The Intrafamily Allocation of Goods--How to Separate the Adult from the Child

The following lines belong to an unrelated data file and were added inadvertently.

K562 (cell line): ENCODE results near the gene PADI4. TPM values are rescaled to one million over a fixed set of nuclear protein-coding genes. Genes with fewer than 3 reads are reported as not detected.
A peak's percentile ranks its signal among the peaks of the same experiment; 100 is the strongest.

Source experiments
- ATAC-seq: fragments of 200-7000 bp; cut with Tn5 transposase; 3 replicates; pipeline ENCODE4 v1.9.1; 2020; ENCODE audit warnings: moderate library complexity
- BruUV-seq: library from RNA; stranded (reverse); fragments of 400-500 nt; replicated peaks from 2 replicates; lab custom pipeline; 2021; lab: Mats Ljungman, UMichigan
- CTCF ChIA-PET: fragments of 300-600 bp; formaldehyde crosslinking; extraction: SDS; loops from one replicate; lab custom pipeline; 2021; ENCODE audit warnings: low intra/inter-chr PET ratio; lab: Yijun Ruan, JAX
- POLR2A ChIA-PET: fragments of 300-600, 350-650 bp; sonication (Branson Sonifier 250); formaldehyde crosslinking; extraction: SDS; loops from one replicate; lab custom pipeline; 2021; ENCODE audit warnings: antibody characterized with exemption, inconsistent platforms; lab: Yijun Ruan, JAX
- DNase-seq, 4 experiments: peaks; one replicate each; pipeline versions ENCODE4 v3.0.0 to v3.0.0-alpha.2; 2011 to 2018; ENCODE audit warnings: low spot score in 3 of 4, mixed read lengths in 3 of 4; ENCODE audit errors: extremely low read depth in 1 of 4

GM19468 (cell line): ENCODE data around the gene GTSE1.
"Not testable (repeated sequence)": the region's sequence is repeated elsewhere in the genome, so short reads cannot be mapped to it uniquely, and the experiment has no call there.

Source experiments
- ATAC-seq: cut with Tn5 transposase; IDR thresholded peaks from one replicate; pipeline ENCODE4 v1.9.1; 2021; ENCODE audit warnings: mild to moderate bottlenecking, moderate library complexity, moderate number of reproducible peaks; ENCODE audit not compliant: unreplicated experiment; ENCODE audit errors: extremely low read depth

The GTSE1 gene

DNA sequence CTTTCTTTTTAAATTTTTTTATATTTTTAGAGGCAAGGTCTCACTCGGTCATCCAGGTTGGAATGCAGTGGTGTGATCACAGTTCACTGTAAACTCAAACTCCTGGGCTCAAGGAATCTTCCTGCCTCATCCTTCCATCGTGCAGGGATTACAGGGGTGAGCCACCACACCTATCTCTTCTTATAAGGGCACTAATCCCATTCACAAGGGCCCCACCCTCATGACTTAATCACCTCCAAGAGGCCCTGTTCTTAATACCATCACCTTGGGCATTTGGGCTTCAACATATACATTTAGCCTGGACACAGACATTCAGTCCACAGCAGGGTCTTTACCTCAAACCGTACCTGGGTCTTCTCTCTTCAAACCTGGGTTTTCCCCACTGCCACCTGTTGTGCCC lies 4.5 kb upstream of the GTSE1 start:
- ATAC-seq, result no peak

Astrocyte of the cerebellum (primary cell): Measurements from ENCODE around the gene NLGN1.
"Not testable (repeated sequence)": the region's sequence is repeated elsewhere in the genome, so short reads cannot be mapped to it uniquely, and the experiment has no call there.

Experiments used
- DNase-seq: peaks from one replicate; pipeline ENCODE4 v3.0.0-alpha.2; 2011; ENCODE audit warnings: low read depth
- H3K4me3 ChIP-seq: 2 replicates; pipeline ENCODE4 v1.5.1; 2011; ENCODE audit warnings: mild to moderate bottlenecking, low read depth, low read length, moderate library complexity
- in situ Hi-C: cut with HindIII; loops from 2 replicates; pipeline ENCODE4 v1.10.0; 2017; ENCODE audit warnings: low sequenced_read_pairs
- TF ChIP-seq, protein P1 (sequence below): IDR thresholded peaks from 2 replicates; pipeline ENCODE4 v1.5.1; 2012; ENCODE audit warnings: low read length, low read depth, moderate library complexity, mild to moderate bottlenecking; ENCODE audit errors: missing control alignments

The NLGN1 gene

Separability between parents' and children's consumption is a necessary assumption in any attempt to impute the intrafamily allocation of goods. This assumption implies an estimation procedure where the observed effect of demographic variables on the marginal propensity to consume adult goods is used as a key for identifying the rule governing the distribution between children's and parent's consumption. Using the U.S. 1972 Consumption Expenditure Survey, the author finds that white and black families tend to allocate three-quarters of their consumption to parents and one-quarter to children. Tests for robustness, for selectivity bias, and of the separability assumption itself uphold these findings. Copyright 1991 by University of Chicago Press.
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